July 4, 2007 / 2:33 PM / 12 years ago

Inflation fears smother China's ethanol drive

BEIJING/HONG KONG (Reuters) - Beijing is putting the brakes to China’s ethanol production drive after increases in corn prices worldwide rekindled worries over inflation and food security.

A shortage of raw materials — because of dwindling arable land, difficulties in importing and a rush enmasse by state firms into the once Beijing-sanctioned arena — is pushing up grain prices and could throw a spanner in the works of one of the world’s largest ethanol production campaigns.

A recent climb in pork prices — blamed partly on swelling corn feed costs — served as a wake-up call to Beijing, which had promoted biofuels as a means to wean the country off imported oil and secure income for hundreds of millions of farmers.

Now, industry officials and traders say the National Development and Reform Commission (NDRC), the country’s top economic planning body, was revising downwards China’s 2010 target for fuel ethanol output to 2 million tonnes from 5 million tonnes.

And the government has put on ice a plan to expand a list of cities and provinces where it mandates the blending of ethanol into car petrol from 11 at present, they said.

The new, substantially lowered target would jeopardize a number of projects in the pipeline, including many by the state-owned grains trader COFCO, which has embarked on an aggressive expansion with plans to invest more than $1 billion on fuel ethanol over 3-5 years.

“They have reduced the 2010 target from 5 million tonnes to 2 million tonnes. They want to cool down the expansion,” said a trader of ethanol, known also as ethyl alcohol.

“Maybe there’s a conflict between energy and food.”

No comment was immediately available from the NDRC. But Beijing has so far failed to release a blueprint for the country’s policy on biofuels, including biodiesel, for the next five years. It was due early in 2007.

Ethanol, a form of biofuel touted as an alternative to rapidly depleting or polluting hydrocarbons, can be produced from a broad swathe of organic material, from grains to potatoes.

China is now the world’s number-three ethanol producer, after the United States and Brazil. Its four authorized plants manufacture 1.2 million tonnes a year from corn and wheat.

“The rapid and blind expansion of the corn processing industry will have a series of negative impacts on the country’s grain security, which is a worry for government leaders,” an NDRC official told a grain conference this week.

“We have far more population than farmland. We cannot reverse the trend of declining water and land resources, which means China’s grain supply will stay tight in future.”

The official said China would not be able to buy enough corn from the world market either, with the United States, the world’s largest corn exporter, hoarding more grain for its own ethanol program.


A COFCO official said on Monday that Beijing had stopped approving new fuel ethanol projects regardless of the raw material used, freezing its plan to build a sweet-potato-based ethanol plant in the northern province of Hebei.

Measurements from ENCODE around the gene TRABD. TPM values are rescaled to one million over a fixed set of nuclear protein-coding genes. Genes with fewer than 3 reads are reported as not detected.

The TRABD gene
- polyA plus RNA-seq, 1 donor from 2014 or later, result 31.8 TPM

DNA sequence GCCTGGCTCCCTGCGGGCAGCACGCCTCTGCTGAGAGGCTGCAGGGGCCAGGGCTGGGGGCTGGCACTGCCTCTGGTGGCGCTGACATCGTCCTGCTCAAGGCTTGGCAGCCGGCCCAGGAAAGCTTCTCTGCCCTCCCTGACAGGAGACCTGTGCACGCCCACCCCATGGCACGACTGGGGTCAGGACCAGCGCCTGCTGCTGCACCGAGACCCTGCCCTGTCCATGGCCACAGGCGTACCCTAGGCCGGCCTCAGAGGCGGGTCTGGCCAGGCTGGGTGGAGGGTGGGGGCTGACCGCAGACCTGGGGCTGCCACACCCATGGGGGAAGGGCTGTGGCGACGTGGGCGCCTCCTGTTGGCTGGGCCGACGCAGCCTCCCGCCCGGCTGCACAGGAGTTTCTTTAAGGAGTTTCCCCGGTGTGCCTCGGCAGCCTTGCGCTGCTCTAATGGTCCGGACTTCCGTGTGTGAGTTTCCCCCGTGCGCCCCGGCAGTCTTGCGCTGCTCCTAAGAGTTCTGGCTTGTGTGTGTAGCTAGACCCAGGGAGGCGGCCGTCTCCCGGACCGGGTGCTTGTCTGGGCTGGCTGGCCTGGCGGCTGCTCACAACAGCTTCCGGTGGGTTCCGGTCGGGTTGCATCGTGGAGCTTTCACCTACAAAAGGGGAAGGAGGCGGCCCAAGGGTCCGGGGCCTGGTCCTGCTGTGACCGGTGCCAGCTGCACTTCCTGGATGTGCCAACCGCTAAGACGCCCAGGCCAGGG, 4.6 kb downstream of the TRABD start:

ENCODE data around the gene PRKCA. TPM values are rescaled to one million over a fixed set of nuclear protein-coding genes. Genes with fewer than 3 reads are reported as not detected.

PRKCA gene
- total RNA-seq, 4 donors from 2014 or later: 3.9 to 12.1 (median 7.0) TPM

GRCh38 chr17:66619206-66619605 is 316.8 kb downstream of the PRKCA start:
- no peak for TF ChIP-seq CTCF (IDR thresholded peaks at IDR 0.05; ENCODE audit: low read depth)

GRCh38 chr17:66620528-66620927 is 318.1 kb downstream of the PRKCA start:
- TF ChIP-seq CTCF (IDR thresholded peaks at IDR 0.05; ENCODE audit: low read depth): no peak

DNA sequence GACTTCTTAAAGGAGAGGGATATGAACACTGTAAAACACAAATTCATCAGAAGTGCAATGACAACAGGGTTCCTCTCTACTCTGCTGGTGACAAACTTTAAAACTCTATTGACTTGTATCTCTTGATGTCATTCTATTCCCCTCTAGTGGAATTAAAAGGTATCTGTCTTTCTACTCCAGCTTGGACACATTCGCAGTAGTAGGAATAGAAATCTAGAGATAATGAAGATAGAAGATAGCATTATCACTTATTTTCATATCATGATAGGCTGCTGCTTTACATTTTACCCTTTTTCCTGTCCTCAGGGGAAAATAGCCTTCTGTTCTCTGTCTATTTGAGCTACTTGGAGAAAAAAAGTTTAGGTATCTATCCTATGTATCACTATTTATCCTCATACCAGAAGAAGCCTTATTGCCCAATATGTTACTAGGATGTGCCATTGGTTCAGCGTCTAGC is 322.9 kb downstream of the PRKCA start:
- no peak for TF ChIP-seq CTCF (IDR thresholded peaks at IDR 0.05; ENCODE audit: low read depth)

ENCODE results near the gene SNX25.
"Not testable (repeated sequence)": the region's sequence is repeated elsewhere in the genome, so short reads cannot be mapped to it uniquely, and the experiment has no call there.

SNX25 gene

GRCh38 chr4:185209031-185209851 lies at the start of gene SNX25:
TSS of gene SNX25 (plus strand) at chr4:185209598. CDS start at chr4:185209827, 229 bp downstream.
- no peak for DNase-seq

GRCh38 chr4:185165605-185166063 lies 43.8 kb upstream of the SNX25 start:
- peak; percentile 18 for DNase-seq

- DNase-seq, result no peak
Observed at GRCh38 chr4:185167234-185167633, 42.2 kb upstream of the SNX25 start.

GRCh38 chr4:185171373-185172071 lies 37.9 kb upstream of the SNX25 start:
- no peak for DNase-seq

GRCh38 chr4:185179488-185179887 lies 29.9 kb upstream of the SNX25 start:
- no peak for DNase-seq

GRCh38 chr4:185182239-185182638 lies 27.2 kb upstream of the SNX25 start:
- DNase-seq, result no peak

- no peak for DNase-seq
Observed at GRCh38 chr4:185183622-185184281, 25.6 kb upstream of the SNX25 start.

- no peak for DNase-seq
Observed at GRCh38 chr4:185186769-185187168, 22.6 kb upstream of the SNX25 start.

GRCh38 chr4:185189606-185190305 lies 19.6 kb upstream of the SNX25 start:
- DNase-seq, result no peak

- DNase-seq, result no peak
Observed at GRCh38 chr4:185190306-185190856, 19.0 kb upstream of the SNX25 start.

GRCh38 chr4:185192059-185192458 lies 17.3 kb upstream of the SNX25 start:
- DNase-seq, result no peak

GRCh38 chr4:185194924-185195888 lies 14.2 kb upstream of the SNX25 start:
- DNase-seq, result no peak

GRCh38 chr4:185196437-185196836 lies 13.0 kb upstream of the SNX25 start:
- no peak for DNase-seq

He would not comment on others. Yet, his remark cast doubt on similar projects proposed by China Agri-Industries Holdings Ltd. (0606.HK), COFCO’s listed arm in charge of biofuels.

Asked about the projects, including one in Jiangsu, a spokesman at China Agri said: “We will follow what we have planned ... unless we receive a formal notice from the government. We have not received any formal announcement.”

Still, the spokesman believed Beijing had yet to approve the company’s plan to build a 300,000 tonne per year, sweet sorghum-based plant in northeastern Liaoning, and another 100,000 tonne per year, sweet potato-based plant in central Hubei.

Beijing has yet to give the green light also to its sweet potato project in Jiangsu, which China Agri had agreed with the Xuzhou municipal government. <ID:nHKG144626>.

Officials at a biofuel conference last week warned that China would face raw material shortages for an increasing number of ethanol plants — at least until the technology matured enough to enable the conversion of agricultural waste.

China would not be short of just corn, but also of other farm products, such as sweet potatoes, because investors like PetroChina (0857.HK) (PTR.N) planned to shift away from food grains for manufacturing fuel ethanol, they said.

Among China Agri’s new ethanol projects, the only one to have earned Beijing’s blessing at present is one in the southern region of Guangxi, expected to start producing 200,000 tonnes of the fuel from cassava in December.

Some officials were skeptical even on that project, with cassava supply tightening due to demand from the starch and feed industry. Thai cassava chips prices were up by nearly 50 percent in a year to about $150 a tonne, delivered to China.

Meanwhile, Beijing has begun clamping down on small, polluting corn processors, including food-grade ethanol producers. The NDRC said on its Web site (www.ndrc.gov.cn) it would phase out outdated capacity totaling 1.6 million tonnes in ethanol in the next five years.

For a package of stories on the intensifying conflict between food and biofuel needs, please click on <ID:nL1686493>

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